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Home > FAQ > Credit Scores FAQ Nov 22, 2017

About credit scores

1) What is a credit score?
2) Who uses credit scores?
3) What is the range of a credit score?
4) What factors impact a credit score?
5) Do inquiries affect a credit score?
6) Do late payments affect a credit score?
7) Do pre-approved offers affect a credit score?
8) Does co-signing for a loan affect a credit score?
9) Does my spouse's credit impact my credit score?
10) Does having too many credit cards hurt my score?
11) What is a FICO® score?
12) What is a VantageScore®?
13) What is a Beacon® score?
14) What is an Empirica® score?

1) What is a credit score? [top]

A credit score is a numerical index which represents an estimate of an individual's financial creditworthiness. It is based on a subset of the information in an individual's credit report. Because there are many different credit scores, the model used to calculate the score you obtain, and the score itself, may be different than the one the lender uses in making its decision.

2) Who uses credit scores? [top]

Banks, credit card companies, auto dealers, retail stores and lenders all use credit scores to determine credit limits and interest rates. In recent years, employers and landlords have also begun to rely increasingly on credit reports and credit scores to evaluate prospective job candidates and tenants.

3) What is the range of a credit score? [top]

Credit scores vary in range by consumer reporting agency. However, in all cases a higher score indicates lower credit risk. Ranges for the three major consumer reporting agencies are Equifax 300-850; Experian 340-820; TransUnion 400-925. FICO® scores range from 300 - 850, while the recently announced VantageScore® will range from 501 - 900.

4) What factors impact a credit score? [top]

Credit scores count every consumer-initiated credit application. Therefore, excessive applications for credit can adversely affect a score. However, it is becoming more common for risk score models to recognize when a consumer is shopping for the best rates and either ignore inquiries for a specific purpose within a period of time, or count multiple inquiries for a specific purpose as only one. This is most common in mortgage and auto lending. In such cases, shopping around will have little or no impact on a risk score.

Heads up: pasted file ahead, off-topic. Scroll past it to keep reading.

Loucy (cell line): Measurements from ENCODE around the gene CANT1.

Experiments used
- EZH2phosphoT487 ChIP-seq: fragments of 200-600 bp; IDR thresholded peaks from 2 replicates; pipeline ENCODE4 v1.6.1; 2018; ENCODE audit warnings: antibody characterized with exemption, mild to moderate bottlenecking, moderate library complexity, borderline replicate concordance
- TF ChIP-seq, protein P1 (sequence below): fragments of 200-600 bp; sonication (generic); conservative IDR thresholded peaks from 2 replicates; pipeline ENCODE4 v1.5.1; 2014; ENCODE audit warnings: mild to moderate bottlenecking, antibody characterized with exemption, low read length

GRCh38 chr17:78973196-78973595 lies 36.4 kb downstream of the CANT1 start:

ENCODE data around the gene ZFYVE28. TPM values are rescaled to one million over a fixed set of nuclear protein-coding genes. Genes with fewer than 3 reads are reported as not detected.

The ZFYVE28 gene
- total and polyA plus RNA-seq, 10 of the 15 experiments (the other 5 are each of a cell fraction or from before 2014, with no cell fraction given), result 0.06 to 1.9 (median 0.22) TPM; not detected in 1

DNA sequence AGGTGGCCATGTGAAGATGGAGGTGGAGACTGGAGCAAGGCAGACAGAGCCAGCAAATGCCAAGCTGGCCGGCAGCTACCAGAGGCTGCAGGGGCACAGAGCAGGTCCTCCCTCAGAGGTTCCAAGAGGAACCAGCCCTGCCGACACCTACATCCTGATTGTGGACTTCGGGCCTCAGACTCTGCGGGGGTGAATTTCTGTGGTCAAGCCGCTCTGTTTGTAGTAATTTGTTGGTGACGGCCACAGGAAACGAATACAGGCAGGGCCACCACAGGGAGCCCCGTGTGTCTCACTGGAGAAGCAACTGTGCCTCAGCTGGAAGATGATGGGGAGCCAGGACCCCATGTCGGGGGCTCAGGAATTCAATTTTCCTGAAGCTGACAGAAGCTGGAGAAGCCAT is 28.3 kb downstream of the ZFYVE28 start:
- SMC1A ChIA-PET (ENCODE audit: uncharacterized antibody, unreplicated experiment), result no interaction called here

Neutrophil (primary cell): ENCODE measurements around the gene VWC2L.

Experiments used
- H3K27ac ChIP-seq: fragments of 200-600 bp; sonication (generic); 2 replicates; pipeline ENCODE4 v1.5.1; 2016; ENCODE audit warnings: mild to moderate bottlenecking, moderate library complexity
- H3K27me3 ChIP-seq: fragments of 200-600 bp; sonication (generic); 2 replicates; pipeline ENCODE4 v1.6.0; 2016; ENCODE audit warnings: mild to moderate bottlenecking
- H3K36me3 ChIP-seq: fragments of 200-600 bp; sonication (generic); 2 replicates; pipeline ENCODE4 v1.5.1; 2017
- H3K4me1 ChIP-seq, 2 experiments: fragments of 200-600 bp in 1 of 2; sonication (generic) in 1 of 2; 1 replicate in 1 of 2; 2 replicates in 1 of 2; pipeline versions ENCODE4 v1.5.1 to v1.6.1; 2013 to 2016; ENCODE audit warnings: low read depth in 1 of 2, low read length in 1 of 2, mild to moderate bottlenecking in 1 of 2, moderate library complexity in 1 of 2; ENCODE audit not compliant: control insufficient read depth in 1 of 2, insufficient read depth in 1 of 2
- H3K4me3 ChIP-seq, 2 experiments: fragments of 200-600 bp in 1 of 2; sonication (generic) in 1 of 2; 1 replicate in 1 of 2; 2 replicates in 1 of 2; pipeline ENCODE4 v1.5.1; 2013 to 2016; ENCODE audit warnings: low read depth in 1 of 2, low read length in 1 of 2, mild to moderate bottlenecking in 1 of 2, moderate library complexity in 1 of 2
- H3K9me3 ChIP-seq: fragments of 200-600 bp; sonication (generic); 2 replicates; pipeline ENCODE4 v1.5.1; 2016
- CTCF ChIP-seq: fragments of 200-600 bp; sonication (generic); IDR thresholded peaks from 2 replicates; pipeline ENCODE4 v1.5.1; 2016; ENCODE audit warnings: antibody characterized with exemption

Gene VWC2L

5) Do inquiries affect a credit score? [top]

Careful study has shown that inquiries are an indicator of credit risk. Recent inquiries indicate a person may have outstanding accounts that are not yet part of the credit report. The more inquiries that appear on a borrower's credit file, the more likely a borrower may not be able to pay his or her bills as agreed. However, inquiries have a relatively small impact on your credit score. In a credit scoring model, there are other, stronger indicators of future payment performance, such as past payment history and use of credit. These indicators can offset an inquiry. Inquiries are rarely, if ever, the only reason for poor credit scores or being declined. They only become significant if there are other issues, such as late payments or very high debt as compared to income you include on your credit application.

6) Do late payments affect a credit score? [top]